Ohio Miracle? Not Quite Yet

Economist Mark Partridge says Gov. Kasich might be a bit premature to be declaring an Ohio miracle.

Published on: Jan 3, 2014

Earlier this year at the World Economic Forum in Davos, Switzerland, Ohio Gov. John Kasich noted that the state is on the brink of an "Ohio miracle" with, as reported in the Columbus Dispatch, "the confluence of the closing of an $8 billion budget deficit in 2011, a jobs sector that's growing and a predicted $1 billion surplus for the state by June 30."

Sustaining this pattern may be tempered by continuing weak job growth, based on an analysis of the region's growth in 2013 and the regional growth forecast for 2014, done by Mark Partridge, Ohio State University's C. William Swank Chair in Rural-Urban Policy.

Ohio Miracle? Not Quite Yet
Ohio Miracle? Not Quite Yet

"I expect the U.S. economy will continue to modestly expand in 2014 and avoid problems due to fiscal contraction and Europe," he says. "The U.S. performance looks much better when compared to other advanced economies around the globe."

Partridge says that although the national economy has been recovering, this growth has tended to be restrained and is not likely to speed up until we see national productivity increases driven by innovation.

He also offers policymakers an economic forecast for the state of Ohio. From a state perspective, Partridge noted that though job growth in Ohio has seen an uptick since 2009 as well, growth in the state has lagged the national average by about four percentage points since January 2007.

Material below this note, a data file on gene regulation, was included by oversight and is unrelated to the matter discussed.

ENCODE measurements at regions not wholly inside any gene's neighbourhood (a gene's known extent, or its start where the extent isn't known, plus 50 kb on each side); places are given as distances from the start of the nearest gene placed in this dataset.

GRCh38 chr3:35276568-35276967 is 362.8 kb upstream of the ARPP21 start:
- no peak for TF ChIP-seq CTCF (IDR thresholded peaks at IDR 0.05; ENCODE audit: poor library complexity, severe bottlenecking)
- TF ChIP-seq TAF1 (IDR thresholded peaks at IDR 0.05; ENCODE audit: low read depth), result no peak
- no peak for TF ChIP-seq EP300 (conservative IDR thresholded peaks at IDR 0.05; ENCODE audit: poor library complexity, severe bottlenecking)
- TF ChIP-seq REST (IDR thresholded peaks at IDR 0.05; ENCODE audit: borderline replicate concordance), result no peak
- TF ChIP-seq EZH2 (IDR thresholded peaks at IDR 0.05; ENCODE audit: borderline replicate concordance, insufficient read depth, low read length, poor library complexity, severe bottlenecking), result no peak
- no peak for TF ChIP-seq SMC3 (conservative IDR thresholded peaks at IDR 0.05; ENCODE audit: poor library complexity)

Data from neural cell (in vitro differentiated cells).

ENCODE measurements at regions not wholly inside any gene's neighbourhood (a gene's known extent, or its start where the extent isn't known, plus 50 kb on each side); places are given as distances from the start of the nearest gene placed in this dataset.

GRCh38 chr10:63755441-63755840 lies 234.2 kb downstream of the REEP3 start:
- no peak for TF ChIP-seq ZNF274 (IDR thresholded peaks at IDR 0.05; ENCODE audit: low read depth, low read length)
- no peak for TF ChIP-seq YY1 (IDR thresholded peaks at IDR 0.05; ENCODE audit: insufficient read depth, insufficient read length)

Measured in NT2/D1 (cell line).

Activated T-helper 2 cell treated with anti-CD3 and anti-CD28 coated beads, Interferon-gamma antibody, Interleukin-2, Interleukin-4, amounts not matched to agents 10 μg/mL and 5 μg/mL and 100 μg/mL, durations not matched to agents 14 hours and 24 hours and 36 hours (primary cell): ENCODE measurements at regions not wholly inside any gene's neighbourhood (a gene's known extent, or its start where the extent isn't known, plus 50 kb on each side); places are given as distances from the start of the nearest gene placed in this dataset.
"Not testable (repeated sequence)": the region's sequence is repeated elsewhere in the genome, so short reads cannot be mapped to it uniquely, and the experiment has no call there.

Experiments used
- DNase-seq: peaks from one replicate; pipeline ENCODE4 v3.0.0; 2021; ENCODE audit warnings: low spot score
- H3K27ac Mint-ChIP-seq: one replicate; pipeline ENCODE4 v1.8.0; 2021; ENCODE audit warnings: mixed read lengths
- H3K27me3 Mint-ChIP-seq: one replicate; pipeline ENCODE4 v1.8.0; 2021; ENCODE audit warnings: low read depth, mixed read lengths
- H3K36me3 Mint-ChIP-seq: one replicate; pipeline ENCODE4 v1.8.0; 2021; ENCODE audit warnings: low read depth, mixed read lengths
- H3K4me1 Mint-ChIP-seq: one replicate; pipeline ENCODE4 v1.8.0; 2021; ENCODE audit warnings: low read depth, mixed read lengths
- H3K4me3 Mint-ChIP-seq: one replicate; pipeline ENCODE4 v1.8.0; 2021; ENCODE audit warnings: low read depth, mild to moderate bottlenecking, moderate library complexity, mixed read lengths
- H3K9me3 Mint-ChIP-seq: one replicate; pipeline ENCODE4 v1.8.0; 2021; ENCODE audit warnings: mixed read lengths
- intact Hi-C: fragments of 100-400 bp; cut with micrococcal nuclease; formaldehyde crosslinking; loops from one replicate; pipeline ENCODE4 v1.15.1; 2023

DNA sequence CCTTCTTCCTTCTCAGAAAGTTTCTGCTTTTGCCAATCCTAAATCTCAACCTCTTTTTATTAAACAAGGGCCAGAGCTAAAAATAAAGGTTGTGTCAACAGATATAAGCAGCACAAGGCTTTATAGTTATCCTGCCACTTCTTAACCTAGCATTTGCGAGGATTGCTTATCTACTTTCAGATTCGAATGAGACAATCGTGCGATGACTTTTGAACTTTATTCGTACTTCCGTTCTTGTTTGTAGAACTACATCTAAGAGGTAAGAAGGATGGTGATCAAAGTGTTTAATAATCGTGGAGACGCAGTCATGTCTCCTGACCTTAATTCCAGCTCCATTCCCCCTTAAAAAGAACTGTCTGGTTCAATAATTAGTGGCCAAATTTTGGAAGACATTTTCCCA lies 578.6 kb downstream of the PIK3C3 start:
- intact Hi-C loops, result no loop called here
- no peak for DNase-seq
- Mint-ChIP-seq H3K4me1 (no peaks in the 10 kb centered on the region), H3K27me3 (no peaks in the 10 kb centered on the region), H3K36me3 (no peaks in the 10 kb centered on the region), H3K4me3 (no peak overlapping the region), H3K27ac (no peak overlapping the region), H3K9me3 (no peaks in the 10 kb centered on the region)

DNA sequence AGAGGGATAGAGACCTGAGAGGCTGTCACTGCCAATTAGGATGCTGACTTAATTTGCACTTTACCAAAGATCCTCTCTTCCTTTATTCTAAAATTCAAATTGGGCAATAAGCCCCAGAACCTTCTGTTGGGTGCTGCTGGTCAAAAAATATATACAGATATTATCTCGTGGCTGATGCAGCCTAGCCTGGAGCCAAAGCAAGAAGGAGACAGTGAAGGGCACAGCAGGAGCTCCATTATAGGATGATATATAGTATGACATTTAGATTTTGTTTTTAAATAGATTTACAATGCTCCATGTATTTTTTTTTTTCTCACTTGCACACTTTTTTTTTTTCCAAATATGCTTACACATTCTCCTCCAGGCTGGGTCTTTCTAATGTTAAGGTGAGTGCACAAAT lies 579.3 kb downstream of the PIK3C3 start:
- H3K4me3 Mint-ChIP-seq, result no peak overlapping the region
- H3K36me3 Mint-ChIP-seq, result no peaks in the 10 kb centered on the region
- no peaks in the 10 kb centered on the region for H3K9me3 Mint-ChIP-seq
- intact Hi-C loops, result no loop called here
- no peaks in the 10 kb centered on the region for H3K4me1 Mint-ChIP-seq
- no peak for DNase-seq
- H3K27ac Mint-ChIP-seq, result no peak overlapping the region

"The long-term pattern of Ohio lagging the nation by about 0.5 to 1.0 percentage points a year appears to have reasserted itself," Partridge says. "The long-term pattern of Ohio lagging Illinois, Indiana and Wisconsin in the region, while leading Michigan, has also reasserted itself."

Economist Mark Partridge says Gov. Kasich might be a bit premature to be declaring an Ohio miracle.
Economist Mark Partridge says Gov. Kasich might be a bit premature to be declaring an Ohio miracle.

Partridge says the concept of growth driven by a manufacturing renaissance is also questionable. Although the share of national GDP driven by manufacturing has remained constant since the 1940s, manufacturing's employment share has fallen over time and will continue to fall into 2014.

"Unlike total employment, manufacturing's employment has far from recovered from pre-recession levels in the U.S. and Ohio," he says. "In terms of jobs, manufacturing of today employs very few people."

He offers the following conclusions:
• I expect the US economy will continue to modestly expand in 2014 and avoid problems due to fiscal contraction and Europe.
• I think Ohio will trail the US average, which is consistent with historical perspective.
• Growth will be strongly supported by ongoing recovery in housing.
• The new normal is growth will be more restrained until we have a productivity increases -- probably due to innovation.
• US performance looks much better when compared to other advanced economies.
• Another strength of the U.S. and Ohio economies is the broad-based nature of their recoveries that do not rely on the strength of single industries.
• Yet, stories of a manufacturing renascence are premature.

Source: OSU Extension